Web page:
LIVING UNSCRIPTED: The Faces of Neot S’madar

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Wisdom arrives in silence, Shaz.

And silence, Shaz, is always there.


– The Universe

Time was up/time to leave “somewhere in the middle of nowhere.” Ruth rushed in to the dining room — the car was waiting to take me to the junction to catch the bus to Tel-Aviv and I was running late. I caught their faces out of the corner of my eye as I scurried past the courtyard towards the office … But I didn’t turn around.  I didn’t want to look back.  I couldn’t look back.

Naome, Yael, Etai, Natalia…

My inner noise identified their faces, contemporary faces with ancient Hebrew names, tagging them in my head.  If I hesitate, I might not leave … Breathe … focus on breathing. I know how to do this.  As many times as I’ve said goodbye over the years, it’s never gotten easier.  And now, this time, there may not be enough time left for a next time … I actually felt “the numb” set in.

Sam, Samuel, Mayann, Myiann …

I was scheduled to take the bus from the Kibbutz to the junction but someone decided I should be driven.  Klaus told me when Ruth asked if he could do a drop-off, he asked “who?” and when she said “Shaz” he said “of course, I have to do this.”

Looking out at the vast panorama of sand and more sand as he drove, I asked if this send-off was as special as it felt… And he replied with his Austrian accent “let me just say that you are getting back what you’ve given us.”

Rafael, Rose, Jessie, Izik…

Sarah, Danny, Andrea-Claude, Nille…

On my last day of assigned work, the Dairy and the Winery joined us (Food Processing) for our break. I know who they are now.  I tried to memorize their faces, still amazed at how handsome, heathy, different each was … different in age, in size, hair color, voice.  Noting my imminent departure, Etai, my group leader, talked about his feeling “safe” with me in the room, “as if something that might go wrong, won’t –or it will be ok if it does.” He said he “liked hearing my (soft) singing” (which got a laugh) “and good humor”(which didn’t). They asked me to speak and I did, earnestly about “learning things about myself I didn’t know” –and things about them “it was my pleasure to learn.”  I searched for lyrics  … “You’ve Got a Friend” (James Taylor) … “Now & Forever” (Carol King) … Let The River Run (Carly Simon)…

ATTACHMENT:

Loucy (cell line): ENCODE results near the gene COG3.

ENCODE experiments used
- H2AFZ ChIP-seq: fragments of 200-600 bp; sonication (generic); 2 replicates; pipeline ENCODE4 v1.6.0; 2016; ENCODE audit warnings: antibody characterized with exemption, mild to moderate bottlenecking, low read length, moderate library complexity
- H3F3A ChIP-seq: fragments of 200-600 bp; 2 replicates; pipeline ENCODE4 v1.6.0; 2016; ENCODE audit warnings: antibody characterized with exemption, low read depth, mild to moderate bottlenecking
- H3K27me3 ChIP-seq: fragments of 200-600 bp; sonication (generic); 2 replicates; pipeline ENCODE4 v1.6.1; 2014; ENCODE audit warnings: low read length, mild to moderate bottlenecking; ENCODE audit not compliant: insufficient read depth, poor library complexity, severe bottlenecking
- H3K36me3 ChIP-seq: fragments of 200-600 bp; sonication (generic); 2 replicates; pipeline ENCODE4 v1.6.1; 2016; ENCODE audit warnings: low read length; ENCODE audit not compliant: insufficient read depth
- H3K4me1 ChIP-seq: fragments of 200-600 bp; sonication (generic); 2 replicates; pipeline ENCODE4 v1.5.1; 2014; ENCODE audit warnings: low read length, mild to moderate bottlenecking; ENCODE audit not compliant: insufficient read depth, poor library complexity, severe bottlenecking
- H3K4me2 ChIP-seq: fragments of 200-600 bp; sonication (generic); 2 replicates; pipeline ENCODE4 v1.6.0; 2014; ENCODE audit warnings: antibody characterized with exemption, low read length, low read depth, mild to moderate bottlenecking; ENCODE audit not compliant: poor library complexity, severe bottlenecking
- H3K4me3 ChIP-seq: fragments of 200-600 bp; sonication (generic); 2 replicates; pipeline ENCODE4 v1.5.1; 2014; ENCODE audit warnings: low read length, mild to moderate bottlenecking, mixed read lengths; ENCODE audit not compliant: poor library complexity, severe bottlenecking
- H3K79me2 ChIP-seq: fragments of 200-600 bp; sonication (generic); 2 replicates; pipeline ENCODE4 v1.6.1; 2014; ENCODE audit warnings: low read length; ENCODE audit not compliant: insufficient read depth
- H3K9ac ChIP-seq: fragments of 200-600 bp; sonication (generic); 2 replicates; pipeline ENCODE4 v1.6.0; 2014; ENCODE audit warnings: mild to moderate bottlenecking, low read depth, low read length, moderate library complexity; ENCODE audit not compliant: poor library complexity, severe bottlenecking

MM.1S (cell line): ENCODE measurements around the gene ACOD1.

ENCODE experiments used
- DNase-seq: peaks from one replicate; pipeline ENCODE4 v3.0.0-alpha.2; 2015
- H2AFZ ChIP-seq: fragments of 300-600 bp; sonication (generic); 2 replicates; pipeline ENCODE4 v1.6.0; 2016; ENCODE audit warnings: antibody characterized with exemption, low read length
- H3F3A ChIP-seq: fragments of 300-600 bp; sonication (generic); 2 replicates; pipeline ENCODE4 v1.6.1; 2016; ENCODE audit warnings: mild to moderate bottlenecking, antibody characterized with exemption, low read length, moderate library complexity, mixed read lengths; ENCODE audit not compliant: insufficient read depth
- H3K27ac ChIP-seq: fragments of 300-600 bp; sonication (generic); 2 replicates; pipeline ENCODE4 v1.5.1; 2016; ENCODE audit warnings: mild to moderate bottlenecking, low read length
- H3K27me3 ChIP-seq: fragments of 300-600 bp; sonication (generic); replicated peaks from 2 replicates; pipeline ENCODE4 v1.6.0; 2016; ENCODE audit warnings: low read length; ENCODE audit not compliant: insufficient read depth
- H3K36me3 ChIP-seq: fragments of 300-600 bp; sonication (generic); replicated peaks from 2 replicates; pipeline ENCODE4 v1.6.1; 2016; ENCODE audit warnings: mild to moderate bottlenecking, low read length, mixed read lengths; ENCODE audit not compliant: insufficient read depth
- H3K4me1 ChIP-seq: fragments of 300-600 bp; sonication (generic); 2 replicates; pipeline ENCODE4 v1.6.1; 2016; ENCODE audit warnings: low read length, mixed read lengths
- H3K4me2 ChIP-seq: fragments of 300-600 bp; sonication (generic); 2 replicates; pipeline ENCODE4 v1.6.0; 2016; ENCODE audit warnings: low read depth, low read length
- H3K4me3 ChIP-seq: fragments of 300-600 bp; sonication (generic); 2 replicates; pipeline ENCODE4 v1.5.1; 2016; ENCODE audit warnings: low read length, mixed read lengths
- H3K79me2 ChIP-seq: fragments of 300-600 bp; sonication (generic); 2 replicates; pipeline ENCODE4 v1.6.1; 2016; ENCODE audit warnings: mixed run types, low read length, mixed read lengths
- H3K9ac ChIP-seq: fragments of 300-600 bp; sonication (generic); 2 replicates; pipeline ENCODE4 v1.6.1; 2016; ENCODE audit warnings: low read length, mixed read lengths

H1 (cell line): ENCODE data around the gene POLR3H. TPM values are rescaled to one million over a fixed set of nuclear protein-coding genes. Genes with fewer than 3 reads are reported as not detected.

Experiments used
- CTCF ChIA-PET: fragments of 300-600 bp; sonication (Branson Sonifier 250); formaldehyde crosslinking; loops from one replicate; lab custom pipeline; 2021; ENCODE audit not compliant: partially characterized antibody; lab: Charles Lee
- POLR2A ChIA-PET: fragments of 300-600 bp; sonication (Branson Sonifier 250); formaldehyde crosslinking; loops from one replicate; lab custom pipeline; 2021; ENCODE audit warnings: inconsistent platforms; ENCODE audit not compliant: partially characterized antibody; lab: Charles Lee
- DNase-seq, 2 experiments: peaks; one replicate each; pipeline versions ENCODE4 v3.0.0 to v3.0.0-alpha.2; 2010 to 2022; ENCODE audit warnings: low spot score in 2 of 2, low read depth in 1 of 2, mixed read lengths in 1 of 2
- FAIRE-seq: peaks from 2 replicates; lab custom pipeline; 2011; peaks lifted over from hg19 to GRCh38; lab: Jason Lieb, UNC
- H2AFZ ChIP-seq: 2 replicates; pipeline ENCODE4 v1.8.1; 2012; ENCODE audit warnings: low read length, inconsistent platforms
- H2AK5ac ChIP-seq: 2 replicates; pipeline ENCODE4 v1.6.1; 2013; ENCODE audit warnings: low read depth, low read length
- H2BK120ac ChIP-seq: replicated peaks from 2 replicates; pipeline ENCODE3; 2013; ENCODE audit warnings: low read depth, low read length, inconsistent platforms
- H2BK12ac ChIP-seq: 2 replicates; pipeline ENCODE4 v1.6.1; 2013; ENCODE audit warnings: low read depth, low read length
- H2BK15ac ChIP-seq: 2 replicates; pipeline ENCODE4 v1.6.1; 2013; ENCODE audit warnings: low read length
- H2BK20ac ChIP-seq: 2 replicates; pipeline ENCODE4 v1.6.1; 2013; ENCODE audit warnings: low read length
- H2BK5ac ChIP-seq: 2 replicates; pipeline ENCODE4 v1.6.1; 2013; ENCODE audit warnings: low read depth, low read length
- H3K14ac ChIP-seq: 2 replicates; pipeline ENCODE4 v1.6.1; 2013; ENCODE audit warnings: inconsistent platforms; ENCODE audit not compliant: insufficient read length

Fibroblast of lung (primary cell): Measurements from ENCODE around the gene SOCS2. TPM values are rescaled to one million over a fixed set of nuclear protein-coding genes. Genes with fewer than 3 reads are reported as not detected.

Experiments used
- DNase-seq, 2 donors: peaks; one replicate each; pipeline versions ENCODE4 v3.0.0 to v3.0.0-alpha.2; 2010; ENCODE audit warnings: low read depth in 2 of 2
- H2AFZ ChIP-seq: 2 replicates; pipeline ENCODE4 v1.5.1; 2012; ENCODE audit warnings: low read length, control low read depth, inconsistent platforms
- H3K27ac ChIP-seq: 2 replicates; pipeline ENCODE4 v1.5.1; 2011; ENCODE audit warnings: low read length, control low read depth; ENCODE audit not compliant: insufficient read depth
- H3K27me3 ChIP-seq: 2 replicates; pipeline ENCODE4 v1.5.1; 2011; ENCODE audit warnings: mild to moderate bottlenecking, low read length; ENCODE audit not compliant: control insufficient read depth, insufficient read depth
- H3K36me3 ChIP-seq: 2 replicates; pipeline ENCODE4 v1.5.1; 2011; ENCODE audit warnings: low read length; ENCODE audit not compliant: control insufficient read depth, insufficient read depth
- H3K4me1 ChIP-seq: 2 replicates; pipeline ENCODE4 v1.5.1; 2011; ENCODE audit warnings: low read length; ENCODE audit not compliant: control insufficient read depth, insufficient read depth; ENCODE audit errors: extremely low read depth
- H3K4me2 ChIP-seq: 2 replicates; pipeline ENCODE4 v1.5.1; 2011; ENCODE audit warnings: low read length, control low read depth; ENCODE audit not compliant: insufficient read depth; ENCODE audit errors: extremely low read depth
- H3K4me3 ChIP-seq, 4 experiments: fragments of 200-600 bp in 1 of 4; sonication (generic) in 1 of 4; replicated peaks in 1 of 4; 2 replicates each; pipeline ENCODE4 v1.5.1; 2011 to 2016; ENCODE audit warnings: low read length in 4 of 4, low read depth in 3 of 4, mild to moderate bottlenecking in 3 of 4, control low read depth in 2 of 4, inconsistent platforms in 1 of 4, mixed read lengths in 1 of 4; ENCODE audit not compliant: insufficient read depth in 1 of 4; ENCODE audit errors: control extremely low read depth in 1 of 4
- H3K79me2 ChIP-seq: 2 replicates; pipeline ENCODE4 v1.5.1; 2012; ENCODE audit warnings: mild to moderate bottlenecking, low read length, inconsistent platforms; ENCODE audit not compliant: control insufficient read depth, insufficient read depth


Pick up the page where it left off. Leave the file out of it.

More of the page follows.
Rakefet, Shevi, Toby, Koby, Jake…

I spoke with Rina in the afternoon; a deep conversation about life, purpose, connection.  And I watched the sun set for the first time that last evening, sitting alone on a chair facing the Sinai, near my caravan.  I watched my shadow grow longer behind me as it stretched out under the lowering sun and wondered for the 100th time what it would be like to stay. As it went down behind the distant hills, I took a picture of my shadow in forward motion against the landscape, aware that I was, at that moment, removing my face from the faces of Neot S’madar. I was making the decision to move on, to let whatever “this” feeling was process in the context of everyone, everywhere, until my journey’s end.

Lotem, Klaus, Orit, Gillee…

I up-dressed for the silent evening meal & in a surreal version of Al Pacino in The Godfather, made eye-contact with so many; nodding, smiling, subtly acknowledging our transition from stranger to neighbor to friend.

I sat with a woman I so admire, outside, afterwards, who paid me the highest compliment when she asked my opinion on whether or not she should dye her graying hair… (I didn’t tell her what to do but I advised her to “own it” whatever she decides).  I met two others for a glass of wine & found my gal pal from Queens (packing up to move in with her [Israeli] Kibbutznik boyfriend, making room for her arriving adult daughter) for a final gab session –and then I took the familiar path home, in the dark, turning off my flashlight.